TV Review: Girls


In a move very unlike my usual self, I just finished watching Girls. All six seasons. It was my tired enough to lay on the couch, but not quite tired enough to sleep entertainment over the few months. I had heard pretty brutal reviews of the show but actually loved how accurate it was at portraying a very specific post-college experience, one that many close to me had. There is very little redemption in the show in the truest sense of the word but there is growth, and growth in the same difficult, plodding way that most of us experienced in our 20s where we didn’t yet have any wisdom to not make dumb mistakes and still had to constantly learn from experience.

Movie Review: 2001: A Space Odyssey

Movie Review #4: 2001: A Space Odyssey


Okay, this was legitimately one of the weirdest movies I have ever seen. I was watching it in my favorite movie theater on a very, very hot day so I enjoyed the experience more physically than mentally. My main takeaway is that it is very much positioned, both internally, and via the main reviews that I have read as “man’s journey.” How is man, as a species, evolving through the ages? But the whole existence of woman is just…completely missing. Like, completely. My interpretation of the end is the last surviving astronaut dies while he is trying to disconnect HAL. The rest of the movie is a vision he is having as he is slowly dying — he envisions himself growing old, and eventually envisions himself returning back to earth as a fetus to embed himself with the hope of purity and that he can try and start again. But — women create fetuses. So the ultimate realization of man in the film is about the importance of one thing for the human race (the fetus) that only women can create. But they get no credit, nor exist, elsewhere in the film and all of man’s progress is based on the scientific male brain.

Movie Review: Francis Ha

Movie Review #3: Francis Ha


This was a nice movie for a rainy weekend. It covered a woman, Francis Ha, in her post-college years. Frances and her friends are total messes who don’t understand how to “grow up.” In many ways, the movie reminded me of what my post-college years were not like. I know many people who had post-college years like Francis Ha, all of whom were rich and resistant to getting a “real” job. It made me feel both nostalgic and like I hated everyone in the movie. There’s a lot of the true pain of growing up, but also the privilege of choosing to suffer.

Movie Review: Coco

Movie Review #2: Coco


Ahhh, Mama Coco. An aging woman, losing her memories, thinking that her father had purposefully abandoned her as a child. This was technically a kid’s movie (and I did, in fact, see it with a child), but was such a deep portrayal of familial love. Creative, beautiful, fantastical in turn, it helped the viewer see their place in their own family tree and understand how connected we each are to the ancestors that came before us.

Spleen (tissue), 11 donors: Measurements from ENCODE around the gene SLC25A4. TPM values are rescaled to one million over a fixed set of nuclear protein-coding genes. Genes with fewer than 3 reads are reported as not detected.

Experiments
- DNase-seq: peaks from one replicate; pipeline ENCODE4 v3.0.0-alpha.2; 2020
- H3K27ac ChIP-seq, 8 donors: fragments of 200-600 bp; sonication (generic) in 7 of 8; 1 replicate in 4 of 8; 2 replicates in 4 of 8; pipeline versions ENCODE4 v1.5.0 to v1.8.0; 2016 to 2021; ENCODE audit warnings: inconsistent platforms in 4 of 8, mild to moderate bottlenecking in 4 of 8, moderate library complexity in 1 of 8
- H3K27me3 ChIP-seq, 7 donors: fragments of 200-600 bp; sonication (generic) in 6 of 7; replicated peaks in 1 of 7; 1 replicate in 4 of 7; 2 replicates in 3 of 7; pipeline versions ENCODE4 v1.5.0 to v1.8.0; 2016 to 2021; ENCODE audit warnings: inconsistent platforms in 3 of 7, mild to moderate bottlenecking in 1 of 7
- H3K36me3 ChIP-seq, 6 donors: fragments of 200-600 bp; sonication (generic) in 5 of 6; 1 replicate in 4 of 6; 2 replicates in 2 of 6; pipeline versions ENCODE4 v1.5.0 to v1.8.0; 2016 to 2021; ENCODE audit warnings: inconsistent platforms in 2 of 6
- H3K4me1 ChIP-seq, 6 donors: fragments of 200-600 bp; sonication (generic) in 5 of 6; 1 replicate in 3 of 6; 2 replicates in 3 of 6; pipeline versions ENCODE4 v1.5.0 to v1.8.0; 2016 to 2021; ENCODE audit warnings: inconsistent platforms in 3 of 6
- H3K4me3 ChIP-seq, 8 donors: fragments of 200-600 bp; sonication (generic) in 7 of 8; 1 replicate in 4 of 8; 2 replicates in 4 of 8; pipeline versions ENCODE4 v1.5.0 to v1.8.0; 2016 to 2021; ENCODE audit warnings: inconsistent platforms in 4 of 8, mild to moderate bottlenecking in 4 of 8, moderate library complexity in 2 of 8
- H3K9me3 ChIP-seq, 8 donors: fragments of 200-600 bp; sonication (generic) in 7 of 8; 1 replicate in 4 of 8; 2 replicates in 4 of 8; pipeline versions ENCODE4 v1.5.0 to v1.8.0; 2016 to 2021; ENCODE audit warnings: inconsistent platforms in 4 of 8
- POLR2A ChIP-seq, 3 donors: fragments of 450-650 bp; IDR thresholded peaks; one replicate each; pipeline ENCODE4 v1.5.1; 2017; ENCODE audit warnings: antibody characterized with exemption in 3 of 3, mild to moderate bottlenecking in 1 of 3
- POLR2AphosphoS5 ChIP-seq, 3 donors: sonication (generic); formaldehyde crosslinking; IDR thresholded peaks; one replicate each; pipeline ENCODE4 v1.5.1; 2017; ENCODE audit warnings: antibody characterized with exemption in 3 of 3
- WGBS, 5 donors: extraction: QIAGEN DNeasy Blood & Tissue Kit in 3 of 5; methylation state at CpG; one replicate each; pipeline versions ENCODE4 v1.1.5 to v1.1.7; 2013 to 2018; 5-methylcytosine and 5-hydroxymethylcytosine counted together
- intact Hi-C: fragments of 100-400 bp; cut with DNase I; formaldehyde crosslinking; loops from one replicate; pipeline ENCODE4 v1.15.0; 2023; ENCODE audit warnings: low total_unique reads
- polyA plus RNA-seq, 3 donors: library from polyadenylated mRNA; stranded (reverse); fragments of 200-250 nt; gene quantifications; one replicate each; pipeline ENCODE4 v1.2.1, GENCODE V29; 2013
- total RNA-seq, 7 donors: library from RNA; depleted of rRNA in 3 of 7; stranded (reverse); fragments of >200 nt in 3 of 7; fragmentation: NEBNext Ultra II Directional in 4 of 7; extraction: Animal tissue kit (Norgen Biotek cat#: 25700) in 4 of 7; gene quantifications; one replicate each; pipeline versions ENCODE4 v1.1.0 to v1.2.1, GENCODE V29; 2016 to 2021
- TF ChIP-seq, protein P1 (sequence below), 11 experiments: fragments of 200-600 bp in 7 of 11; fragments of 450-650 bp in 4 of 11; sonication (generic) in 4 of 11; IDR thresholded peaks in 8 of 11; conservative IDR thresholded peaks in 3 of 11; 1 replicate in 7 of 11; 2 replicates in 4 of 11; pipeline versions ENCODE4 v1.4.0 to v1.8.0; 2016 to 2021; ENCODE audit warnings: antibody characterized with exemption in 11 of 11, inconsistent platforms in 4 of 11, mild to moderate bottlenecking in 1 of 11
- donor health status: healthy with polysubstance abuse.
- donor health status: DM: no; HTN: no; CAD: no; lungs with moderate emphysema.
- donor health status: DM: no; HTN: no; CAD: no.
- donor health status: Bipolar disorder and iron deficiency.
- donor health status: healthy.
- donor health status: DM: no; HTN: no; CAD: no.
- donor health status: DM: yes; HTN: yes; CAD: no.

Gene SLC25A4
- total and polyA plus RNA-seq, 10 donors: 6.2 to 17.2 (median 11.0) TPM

Movie Review: Lady Bird

Movie Review, #1: Lady Bird


Everyone knows I am a very fussy movie watcher. I don’t want anything too romantic, too sad, too unfair, too long, too white, etc. Lady Bird met all my criteria (well, maybe a bit too white). A coming of age movie about a girl, Lady Bird, becoming a woman (both in terms of aging and losing her virginity), it was a beautiful depiction of family ties, fitting in, society, the angst of growing up, etc. As someone who also went to a bougie private high school on a full scholarship, so much about Lady Bird’s friendships and interactions rung true to my heart (like never letting my friends see the house I lived in). What I loved most about the movie was the mother. Played by Laurie Metcalf, the fierceness and loving authenticity of the mom, and her interactions with Lady Bird reminded me of what it feels like, and what it felt like at that age, to be loved so fiercely but not necessarily parented, or living, in the way you want. And as someone who now no longer identifies too too much with teenagers, there was a growing sense of identity with the mother, and what it takes to shepherd your own children through the world, sometimes against their will. Would I watch it again? Probably not. Do I look forward to watching it with my daughter in 20 years? Yes.